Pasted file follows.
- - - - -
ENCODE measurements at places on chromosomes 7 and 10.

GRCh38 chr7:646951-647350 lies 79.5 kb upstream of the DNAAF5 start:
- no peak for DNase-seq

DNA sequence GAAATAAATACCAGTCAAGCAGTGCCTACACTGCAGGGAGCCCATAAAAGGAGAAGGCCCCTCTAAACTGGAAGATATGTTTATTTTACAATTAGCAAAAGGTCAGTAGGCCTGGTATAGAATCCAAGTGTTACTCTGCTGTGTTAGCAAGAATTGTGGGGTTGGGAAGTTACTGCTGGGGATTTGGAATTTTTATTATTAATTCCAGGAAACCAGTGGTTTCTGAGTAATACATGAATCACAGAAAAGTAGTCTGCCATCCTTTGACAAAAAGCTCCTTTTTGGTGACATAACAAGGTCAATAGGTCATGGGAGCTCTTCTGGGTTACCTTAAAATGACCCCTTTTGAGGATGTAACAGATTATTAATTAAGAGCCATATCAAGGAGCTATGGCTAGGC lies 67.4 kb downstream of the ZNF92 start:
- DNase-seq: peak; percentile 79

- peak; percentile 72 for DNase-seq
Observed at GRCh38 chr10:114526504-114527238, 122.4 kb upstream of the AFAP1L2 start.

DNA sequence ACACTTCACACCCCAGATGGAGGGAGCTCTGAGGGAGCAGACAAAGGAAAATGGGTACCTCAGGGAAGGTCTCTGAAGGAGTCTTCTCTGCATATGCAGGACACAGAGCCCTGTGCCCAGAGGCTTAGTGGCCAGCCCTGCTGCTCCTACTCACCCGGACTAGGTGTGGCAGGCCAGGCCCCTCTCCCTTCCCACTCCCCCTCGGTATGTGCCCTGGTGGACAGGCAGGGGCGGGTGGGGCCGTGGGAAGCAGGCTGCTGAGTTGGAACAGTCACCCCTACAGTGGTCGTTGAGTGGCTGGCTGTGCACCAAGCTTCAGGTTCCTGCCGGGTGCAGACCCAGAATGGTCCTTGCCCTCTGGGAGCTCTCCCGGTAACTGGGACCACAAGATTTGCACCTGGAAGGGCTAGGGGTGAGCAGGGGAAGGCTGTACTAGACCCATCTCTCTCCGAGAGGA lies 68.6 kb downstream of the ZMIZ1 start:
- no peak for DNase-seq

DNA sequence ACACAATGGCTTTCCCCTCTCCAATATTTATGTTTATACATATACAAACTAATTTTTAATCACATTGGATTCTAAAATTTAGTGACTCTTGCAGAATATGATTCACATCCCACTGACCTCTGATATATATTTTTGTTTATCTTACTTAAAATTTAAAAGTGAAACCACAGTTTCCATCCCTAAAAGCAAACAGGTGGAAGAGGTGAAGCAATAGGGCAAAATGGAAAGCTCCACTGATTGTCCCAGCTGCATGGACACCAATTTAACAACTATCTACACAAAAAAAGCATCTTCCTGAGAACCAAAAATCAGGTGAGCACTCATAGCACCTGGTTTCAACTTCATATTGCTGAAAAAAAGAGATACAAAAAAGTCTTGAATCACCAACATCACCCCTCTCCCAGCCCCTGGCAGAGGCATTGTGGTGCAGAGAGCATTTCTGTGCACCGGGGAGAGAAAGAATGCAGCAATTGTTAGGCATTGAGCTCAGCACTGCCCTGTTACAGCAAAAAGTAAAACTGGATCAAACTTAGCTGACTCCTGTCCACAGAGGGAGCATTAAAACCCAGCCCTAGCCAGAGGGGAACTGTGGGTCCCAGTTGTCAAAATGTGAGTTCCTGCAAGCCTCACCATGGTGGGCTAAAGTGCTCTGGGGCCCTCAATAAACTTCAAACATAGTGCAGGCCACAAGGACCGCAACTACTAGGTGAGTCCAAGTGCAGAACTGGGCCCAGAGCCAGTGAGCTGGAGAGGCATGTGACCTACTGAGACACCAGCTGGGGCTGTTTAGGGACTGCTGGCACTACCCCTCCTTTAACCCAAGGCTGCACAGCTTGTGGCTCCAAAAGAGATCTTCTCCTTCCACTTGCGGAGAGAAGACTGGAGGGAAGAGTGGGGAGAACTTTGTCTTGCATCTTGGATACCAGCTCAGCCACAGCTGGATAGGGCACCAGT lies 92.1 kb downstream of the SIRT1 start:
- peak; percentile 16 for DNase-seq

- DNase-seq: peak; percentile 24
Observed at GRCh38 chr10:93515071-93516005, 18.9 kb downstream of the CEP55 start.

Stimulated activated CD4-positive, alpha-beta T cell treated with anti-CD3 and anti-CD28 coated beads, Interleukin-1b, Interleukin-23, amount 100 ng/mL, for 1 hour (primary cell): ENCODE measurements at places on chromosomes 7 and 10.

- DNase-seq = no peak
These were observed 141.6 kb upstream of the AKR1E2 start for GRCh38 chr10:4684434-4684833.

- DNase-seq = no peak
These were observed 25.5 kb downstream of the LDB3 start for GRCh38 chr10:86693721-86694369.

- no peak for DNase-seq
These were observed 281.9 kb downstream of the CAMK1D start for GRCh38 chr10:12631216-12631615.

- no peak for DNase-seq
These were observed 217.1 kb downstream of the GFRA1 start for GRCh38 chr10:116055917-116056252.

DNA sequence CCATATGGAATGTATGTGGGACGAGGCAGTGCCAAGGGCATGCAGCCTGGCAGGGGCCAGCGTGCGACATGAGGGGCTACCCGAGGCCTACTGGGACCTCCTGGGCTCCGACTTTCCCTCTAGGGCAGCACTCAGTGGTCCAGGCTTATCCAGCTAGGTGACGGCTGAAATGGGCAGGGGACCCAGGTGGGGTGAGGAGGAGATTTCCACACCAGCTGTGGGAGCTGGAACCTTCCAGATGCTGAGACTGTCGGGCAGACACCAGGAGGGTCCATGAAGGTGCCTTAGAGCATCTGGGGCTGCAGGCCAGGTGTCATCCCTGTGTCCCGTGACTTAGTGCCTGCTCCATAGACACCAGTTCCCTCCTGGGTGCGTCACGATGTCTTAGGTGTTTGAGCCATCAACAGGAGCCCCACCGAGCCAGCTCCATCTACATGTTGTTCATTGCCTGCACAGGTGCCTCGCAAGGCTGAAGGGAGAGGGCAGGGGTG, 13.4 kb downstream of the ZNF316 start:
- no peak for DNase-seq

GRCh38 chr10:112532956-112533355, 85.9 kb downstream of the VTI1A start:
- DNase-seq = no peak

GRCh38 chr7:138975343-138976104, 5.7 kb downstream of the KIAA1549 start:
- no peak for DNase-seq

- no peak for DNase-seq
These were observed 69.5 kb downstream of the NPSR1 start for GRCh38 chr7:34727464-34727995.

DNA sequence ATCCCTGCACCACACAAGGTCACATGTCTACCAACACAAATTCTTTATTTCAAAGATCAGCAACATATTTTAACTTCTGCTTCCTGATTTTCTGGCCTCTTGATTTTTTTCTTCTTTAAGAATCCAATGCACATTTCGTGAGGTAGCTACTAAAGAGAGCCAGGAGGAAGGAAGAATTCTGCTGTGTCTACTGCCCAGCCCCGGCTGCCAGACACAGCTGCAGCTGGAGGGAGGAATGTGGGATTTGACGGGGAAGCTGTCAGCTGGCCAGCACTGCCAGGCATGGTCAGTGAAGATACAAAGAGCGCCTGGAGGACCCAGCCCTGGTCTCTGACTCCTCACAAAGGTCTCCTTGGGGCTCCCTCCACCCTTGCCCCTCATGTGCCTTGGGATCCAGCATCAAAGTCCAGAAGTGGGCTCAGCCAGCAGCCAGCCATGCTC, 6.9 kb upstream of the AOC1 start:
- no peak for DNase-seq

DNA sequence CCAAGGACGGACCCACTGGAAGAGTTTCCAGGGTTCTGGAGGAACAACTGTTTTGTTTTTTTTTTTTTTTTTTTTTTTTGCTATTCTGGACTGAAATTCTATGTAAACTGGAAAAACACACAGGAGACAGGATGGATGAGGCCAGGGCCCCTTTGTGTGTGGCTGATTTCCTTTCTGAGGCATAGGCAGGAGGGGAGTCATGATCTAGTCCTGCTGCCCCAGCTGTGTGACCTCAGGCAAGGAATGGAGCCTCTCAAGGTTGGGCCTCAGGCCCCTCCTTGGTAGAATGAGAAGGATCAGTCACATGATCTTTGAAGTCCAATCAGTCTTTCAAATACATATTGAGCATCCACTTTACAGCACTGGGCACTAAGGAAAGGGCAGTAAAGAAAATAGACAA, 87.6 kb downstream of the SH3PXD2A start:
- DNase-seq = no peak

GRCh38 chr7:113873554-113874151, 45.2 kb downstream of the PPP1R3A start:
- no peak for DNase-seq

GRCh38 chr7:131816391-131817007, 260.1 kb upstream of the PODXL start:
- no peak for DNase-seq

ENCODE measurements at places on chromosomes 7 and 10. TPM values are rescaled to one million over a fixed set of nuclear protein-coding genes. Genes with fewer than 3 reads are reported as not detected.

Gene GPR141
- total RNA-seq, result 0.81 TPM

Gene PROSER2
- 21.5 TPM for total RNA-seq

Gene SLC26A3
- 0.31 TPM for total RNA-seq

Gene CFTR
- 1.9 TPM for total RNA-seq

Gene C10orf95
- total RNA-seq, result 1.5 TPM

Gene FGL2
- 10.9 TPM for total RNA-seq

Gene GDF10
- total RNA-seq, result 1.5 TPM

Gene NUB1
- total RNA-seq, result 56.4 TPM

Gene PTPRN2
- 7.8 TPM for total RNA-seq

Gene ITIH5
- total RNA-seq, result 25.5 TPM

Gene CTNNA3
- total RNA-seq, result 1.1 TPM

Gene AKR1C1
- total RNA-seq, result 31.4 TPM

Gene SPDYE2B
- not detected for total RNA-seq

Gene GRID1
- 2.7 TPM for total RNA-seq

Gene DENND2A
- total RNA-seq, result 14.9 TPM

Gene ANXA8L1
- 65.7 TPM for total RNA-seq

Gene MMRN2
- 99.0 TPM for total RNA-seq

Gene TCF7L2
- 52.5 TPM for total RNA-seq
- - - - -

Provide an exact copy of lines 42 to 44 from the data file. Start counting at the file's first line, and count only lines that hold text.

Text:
Gene PROSER2
- 21.5 TPM for total RNA-seq

Gene SLC26A3